As the summer days are getting warmer, more people are out on the greens working on their golf game. It’s usually around this time of year my schedule gets booked up with golfers complaining of back pain. While I will be treating their back pain, if I want to keep the pain away and improve their golf game, then I will be looking at hip mobility. I haven’t treated a single golfer complaining of back pain where I didn’t find a lack of hip rotation is the primary driver (pun intended). About 80% of them have an inefficient internal rotation of their back leg as the most dysfunctional factor to their back pain. The other 20% are lacking internal rotation of their lead leg which affects their follow through.
“The knee bone is connected to your hip bone” childhood song helps explain why hip mobility can have such an impact on the back. The entire body is connected and when asking the body to perform a whole-body motion, when you have areas that don’t move as well, the range of motion is transferred either above or below that joint to complete the desired task. Below the hip joint is the knee which doesn’t rotate a lot and is more for straightening and bending. Above the hip joint is the lumbar spine which has a lot of rotation movement available. Excessive pressure is put on the discs and joints when combining all the motions of the golf swing coupled with insufficient hip rotation.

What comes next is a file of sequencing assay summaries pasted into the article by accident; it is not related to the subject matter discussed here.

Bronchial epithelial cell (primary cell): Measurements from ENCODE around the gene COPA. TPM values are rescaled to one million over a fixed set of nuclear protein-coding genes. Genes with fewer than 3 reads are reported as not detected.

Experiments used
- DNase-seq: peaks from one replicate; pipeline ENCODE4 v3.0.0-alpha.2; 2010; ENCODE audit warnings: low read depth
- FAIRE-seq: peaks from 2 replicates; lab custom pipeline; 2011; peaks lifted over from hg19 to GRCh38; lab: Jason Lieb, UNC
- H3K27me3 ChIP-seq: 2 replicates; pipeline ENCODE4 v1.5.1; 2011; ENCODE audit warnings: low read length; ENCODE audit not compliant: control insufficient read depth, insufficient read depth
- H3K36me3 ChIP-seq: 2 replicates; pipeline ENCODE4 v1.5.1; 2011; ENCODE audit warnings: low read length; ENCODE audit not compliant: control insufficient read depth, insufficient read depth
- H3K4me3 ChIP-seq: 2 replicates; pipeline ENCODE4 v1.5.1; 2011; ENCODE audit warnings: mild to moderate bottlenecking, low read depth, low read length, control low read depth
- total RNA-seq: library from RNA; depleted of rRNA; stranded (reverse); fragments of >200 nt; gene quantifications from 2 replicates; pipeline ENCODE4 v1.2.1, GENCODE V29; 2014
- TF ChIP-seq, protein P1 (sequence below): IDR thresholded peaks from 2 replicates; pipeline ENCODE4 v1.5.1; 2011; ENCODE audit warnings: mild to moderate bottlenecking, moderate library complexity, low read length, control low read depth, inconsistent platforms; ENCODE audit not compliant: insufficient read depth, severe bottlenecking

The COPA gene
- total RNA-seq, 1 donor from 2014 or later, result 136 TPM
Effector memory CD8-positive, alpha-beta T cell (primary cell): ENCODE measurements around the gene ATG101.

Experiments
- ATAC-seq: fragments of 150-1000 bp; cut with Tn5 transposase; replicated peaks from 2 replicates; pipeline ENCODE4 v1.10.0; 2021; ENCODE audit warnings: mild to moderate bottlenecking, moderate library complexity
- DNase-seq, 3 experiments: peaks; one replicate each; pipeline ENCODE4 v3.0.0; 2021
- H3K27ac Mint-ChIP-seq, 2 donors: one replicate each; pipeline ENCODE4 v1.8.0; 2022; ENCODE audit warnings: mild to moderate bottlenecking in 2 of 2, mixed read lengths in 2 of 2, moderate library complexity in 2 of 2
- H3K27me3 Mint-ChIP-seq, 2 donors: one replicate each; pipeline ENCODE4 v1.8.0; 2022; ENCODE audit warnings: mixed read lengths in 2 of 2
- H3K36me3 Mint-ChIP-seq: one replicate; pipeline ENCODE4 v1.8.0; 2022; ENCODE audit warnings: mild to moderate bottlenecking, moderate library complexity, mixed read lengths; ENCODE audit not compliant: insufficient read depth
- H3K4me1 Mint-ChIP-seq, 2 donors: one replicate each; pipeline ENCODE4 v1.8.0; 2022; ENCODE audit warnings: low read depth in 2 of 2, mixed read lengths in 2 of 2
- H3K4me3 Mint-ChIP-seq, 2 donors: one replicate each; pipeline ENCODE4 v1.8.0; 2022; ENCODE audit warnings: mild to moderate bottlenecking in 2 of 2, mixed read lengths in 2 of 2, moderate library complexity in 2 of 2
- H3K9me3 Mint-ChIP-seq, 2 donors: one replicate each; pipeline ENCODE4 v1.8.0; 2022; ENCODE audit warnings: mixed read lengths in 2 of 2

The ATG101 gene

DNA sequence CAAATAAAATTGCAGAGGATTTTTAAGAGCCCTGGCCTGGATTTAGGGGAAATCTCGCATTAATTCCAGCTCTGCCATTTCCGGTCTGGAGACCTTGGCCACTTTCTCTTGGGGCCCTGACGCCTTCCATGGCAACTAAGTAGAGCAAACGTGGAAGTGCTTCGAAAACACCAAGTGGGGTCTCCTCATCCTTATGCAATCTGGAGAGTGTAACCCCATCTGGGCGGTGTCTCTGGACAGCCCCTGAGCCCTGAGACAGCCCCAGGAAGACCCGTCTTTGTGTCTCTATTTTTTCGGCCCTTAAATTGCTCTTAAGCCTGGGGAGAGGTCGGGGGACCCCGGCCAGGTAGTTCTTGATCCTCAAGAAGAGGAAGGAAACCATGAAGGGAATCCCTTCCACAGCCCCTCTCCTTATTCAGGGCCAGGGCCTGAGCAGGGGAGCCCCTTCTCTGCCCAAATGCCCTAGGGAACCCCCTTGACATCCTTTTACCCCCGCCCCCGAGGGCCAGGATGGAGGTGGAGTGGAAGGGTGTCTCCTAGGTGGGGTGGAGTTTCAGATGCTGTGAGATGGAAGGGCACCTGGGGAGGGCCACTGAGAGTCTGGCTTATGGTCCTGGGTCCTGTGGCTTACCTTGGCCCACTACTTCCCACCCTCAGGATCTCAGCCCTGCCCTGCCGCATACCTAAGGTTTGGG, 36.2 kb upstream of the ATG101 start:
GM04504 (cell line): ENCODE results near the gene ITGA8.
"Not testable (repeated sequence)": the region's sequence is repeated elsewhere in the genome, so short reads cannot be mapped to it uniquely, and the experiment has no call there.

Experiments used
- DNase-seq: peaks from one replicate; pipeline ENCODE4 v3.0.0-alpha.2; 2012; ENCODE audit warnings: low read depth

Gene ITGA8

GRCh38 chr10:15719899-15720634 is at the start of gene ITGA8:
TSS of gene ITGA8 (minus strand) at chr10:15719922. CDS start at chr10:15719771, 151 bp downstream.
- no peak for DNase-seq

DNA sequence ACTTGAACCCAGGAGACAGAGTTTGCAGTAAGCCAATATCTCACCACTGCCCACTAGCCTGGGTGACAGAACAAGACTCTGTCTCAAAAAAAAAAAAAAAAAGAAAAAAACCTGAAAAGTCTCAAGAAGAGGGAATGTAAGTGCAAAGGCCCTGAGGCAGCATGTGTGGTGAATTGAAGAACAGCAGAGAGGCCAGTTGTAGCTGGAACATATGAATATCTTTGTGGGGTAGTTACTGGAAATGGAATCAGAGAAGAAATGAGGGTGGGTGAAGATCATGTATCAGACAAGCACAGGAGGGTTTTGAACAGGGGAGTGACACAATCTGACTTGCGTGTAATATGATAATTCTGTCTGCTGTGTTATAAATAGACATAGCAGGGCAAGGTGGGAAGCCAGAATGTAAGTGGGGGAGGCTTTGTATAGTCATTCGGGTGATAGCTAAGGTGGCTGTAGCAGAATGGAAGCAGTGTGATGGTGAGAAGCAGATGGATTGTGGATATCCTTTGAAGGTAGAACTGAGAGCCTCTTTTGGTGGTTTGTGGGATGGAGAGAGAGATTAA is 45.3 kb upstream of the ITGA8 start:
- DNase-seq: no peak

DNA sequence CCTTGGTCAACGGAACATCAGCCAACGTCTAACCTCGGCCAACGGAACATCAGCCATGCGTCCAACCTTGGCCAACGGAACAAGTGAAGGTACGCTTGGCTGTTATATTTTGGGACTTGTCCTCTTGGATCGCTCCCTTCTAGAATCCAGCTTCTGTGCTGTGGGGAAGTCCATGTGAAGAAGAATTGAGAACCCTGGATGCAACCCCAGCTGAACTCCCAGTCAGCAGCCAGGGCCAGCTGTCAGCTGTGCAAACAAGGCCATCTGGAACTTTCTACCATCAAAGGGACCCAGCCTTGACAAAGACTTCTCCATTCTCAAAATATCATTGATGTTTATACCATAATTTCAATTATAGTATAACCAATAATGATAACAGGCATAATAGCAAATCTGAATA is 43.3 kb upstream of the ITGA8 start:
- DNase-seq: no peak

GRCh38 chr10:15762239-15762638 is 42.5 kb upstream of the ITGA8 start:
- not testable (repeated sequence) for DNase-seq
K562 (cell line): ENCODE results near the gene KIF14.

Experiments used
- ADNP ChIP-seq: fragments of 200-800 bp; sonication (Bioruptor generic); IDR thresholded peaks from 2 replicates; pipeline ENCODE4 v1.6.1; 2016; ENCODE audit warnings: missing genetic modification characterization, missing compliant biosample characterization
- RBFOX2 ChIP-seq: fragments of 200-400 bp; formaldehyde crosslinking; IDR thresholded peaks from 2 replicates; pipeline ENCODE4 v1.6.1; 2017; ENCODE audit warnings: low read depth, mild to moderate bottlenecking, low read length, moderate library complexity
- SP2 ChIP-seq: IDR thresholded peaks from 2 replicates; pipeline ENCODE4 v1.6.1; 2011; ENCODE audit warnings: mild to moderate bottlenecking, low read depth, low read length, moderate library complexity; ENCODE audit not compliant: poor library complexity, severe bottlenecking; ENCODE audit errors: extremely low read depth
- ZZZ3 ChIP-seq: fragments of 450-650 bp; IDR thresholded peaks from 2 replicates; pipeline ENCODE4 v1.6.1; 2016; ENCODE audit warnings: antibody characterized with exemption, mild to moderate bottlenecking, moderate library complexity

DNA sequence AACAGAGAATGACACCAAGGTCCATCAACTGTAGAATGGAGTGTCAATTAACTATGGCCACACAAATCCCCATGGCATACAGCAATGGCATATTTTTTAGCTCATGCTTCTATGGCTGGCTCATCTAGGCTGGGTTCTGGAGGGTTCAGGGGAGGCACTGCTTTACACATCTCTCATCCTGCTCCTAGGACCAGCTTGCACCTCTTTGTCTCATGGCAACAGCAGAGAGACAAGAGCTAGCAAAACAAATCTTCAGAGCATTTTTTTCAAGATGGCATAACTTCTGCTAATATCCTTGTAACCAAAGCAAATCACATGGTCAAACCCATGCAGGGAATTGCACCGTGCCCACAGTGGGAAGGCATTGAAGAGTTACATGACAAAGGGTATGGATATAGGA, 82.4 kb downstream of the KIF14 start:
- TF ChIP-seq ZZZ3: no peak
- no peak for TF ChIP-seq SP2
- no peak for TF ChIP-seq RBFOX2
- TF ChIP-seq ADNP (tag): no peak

Excessive rotation paired with slight lumbar flexion going into the backswing and transferred through to back extension in the follow through puts significant 3D stress on the joints and discs of the lumbar spine. Add in the velocity of a golf swing, and it’s only a matter of time before pain will start radiating from the back. If you look at older footage of Tiger Woods, you will see a nice easy swing where the motion and force are beautifully transferred through his entire body. Now look at his swing leading up to his first of 3 back surgeries and you can see how his hips no longer move have the smooth rotation, and more motion is coming from his back. I would have been curious to examine this hip rotation before that first surgery to see if that was a culprit.
There are some exercises you can do to improve the strength and mobility of your hip rotation, like resisted motions with resistance bands, but if you are already experiencing back pain, it might be worth it to see a trained manual therapist to assess your body. Your low back will need to be treated because there is a reason why you are having pain in that area. Dysfunctions have been present in the lower backs of all the golfers I have treated in the past. If you want a lasting relief that keeps you off the physical therapy table and on the greens, then you need to get your hip mobility improved through soft tissue and joint mobilizations to restore efficient mobility.